Over the past thirty years, growing corporate influence and consolidation has led to reductions in competition, choice for consumers, and bargaining power for workers. The extensive concentration of power in the hands of a few corporations hurts wages, undermines job growth, and threatens to squeeze out small businesses, suppliers, and new, innovative competitors. It means higher prices and less choice for the things the American people buy every day. Vigorous, free, and fair competition is a pro-business, pro-consumer, pro-worker approach.

The American people deserve A Better Deal that lowers the costs of everyday expenses, putting economic and political power back in their hands and giving them more choices. Over the last thirty years, courts and permissive regulators have allowed large companies to get larger, resulting in higher prices and limited consumer choice in daily expenses such as travel, cable, and food and beverages. And because concentrated market power leads to concentrated political power, these companies deploy armies of lobbyists to increase their stranglehold on Washington.

A Better Deal on competition means that we will revisit our antitrust laws to ensure that the economic freedom of all Americans—consumers, workers, and small businesses—come before big corporations that are getting even bigger.

Specifically, the Better Deal plan will:

  • Prevent big mergers that would harm consumers, workers, and competition.
  • Require regulators to review mergers after completion to ensure they continue to promote competition.
  • Create a 21st century ‘Trust Buster’ to stop abusive corporate conduct and the exploitation of market power where it already exists.

New standards to limit large mergers that unfairly consolidate corporate power

Currently, it is too easy for companies to unfairly harm competition by merging, and unfairly squeezing competitors, workers, customers, and suppliers. Today, antitrust regulators and other federal oversight authorities can only consider the narrow, short-term effects of a merger on price and output, and have the burden of proving that consolidation would be anticompetitive.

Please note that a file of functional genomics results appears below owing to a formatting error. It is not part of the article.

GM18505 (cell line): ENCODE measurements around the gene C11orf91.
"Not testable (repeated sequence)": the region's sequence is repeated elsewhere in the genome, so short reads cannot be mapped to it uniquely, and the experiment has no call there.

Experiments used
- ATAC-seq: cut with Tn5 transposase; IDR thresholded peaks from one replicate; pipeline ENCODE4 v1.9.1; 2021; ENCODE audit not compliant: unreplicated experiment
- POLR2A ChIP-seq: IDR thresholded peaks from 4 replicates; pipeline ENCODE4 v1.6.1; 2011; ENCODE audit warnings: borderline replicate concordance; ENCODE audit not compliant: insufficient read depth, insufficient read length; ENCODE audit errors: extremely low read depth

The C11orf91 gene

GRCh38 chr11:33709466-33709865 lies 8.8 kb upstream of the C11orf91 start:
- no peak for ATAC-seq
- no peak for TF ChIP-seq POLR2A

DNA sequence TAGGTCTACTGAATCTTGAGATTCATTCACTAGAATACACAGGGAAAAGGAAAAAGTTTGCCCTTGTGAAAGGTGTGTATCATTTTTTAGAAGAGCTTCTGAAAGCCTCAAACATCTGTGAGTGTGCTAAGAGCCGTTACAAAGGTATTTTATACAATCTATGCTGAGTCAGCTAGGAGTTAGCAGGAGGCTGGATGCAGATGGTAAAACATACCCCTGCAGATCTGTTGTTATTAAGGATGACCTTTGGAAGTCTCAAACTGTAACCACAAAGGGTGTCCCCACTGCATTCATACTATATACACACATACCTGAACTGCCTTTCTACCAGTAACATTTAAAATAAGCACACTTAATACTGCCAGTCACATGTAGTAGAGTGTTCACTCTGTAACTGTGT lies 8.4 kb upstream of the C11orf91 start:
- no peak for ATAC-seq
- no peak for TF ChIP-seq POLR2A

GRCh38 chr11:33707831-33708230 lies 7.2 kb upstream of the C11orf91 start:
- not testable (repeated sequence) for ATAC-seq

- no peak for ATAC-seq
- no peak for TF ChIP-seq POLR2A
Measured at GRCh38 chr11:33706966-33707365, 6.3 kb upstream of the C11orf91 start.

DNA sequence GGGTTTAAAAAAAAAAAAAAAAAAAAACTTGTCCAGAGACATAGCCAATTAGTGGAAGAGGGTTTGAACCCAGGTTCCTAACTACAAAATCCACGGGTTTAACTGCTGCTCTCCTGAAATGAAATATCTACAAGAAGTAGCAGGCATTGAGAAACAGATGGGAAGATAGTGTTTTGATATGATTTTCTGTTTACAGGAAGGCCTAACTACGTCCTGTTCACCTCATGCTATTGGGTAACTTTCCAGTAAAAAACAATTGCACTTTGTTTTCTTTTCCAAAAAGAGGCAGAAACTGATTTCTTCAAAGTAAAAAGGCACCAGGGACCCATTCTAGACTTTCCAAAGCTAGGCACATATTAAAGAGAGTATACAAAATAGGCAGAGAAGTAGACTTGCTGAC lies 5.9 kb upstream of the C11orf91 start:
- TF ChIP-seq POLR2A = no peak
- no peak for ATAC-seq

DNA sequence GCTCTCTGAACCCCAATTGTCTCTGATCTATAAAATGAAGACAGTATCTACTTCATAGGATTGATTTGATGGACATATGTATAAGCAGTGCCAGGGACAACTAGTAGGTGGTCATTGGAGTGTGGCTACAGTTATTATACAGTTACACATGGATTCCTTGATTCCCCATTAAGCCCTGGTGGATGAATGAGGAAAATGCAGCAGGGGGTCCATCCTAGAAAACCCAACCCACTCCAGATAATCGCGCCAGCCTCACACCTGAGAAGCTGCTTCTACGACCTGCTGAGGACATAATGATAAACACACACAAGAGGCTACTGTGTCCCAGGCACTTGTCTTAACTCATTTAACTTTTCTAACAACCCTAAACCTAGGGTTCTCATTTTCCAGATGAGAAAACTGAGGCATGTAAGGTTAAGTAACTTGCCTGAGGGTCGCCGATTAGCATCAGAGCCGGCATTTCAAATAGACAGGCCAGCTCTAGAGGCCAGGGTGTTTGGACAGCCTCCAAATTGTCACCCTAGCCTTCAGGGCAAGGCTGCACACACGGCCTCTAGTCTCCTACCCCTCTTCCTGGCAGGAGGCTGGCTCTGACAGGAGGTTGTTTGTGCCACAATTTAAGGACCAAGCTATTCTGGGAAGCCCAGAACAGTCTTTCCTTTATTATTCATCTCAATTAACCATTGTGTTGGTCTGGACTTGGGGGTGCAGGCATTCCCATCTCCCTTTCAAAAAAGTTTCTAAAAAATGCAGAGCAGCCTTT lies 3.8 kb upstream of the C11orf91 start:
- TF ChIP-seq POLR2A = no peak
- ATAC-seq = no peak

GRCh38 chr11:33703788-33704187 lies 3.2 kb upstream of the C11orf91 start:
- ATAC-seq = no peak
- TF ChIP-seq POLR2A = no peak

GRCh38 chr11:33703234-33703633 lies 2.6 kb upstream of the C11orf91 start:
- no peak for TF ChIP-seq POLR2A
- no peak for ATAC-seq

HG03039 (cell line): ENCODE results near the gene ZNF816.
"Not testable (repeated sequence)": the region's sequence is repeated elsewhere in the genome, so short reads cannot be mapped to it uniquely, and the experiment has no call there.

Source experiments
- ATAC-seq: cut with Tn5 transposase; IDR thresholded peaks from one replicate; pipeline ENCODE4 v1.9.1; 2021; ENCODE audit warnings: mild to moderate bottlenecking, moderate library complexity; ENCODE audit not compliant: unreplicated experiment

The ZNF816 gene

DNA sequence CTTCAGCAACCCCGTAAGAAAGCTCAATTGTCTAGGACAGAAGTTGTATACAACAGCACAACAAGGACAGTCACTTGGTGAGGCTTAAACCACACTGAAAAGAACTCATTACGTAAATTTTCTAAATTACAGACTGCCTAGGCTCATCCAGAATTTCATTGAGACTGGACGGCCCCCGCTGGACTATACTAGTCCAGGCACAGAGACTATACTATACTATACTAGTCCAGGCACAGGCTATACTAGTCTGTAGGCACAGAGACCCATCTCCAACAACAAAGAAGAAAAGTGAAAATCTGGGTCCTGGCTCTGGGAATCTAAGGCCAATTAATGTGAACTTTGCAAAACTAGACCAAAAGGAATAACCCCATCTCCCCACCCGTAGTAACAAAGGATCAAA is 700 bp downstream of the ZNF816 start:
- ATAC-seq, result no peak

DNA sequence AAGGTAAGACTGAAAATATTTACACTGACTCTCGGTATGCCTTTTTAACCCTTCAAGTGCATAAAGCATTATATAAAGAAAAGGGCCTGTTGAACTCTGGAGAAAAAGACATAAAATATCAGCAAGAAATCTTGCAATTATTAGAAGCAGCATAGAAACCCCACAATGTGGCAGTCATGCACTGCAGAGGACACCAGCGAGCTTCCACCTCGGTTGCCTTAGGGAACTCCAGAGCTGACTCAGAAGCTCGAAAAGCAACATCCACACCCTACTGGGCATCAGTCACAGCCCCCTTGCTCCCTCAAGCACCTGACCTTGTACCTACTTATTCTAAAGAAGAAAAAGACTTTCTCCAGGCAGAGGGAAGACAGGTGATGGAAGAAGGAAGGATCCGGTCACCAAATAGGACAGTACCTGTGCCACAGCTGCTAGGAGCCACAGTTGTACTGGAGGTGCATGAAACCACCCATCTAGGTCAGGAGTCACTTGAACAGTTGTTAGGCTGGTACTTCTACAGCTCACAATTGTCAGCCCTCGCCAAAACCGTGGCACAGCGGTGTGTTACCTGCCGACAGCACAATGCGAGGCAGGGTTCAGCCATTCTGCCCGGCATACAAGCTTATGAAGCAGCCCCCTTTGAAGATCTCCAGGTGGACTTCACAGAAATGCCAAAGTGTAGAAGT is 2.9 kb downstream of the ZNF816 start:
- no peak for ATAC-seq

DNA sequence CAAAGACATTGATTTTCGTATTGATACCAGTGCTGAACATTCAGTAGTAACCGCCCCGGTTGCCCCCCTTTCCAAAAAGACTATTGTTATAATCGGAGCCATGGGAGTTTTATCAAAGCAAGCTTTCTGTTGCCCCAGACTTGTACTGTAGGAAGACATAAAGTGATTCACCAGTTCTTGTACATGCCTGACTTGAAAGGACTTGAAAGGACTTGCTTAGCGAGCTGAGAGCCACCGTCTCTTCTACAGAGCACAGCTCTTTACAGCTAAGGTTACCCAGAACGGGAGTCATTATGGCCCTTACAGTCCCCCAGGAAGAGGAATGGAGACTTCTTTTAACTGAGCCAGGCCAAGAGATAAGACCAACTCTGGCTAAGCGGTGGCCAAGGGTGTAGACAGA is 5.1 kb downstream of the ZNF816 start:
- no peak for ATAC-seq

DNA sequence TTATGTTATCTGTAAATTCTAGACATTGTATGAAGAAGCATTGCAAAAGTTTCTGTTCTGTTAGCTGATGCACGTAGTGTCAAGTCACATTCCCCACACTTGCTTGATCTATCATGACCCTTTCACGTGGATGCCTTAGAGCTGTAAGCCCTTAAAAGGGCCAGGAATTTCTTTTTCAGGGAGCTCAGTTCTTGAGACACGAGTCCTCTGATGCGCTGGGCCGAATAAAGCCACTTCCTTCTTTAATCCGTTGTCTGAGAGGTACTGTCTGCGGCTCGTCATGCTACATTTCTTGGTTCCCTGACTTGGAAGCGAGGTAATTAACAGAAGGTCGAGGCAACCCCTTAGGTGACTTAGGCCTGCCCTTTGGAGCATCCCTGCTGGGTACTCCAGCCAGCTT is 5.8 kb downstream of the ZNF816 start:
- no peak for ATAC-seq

We propose establishing new merger standards that require a broader, longer-term view and strong presumptions that market concentration can result in anticompetitive conduct. These 2 standards will prevent not only mergers that unfairly increase prices but also those that unfairly reduce competition—they will ensure that regulators carefully scrutinize whether mergers reduce wages, cut jobs, lower product quality, limit access to services, stifle innovation, or hinder the ability of small businesses and entrepreneurs to compete. In an increasingly data-driven society, merger standards must explicitly consider the ways in which control of consumer data can be used to stifle competition or jeopardize consumer privacy.

In addition, under our new standards, companies proposing the largest mergers would be presumed to be anticompetitive and would be blocked unless the merging firms could establish the benefits of the deal. By forcing consolidating companies to justify the benefits of their mergers, we will not only prevent harmful concentration, we will also incentivize companies to be better corporate citizens.

Tough post-merger review

Under current law, many merging companies agree to certain terms and conditions—such as maintaining certain levels of service and access for competitors— in order to convince regulators to allow their deals to go through. However, today’s regulators have limited ability and resources to monitor whether these conditions are being met after the deals are completed. In addition, in the 21st century economy fueled by rapidly emerging technology, the economic circumstances that may have made a merger competitive at the time it was reviewed can quickly shift. In order to ensure that companies keep their commitments and stay competitive, we propose requiring frequent, independent reviews of mergers and ensuring additional resources are available to conduct the reviews. Regulators would be empowered and required to take corrective measures if they find abusive monopolistic conditions where previously approved measures fail to make good on their intended outcomes.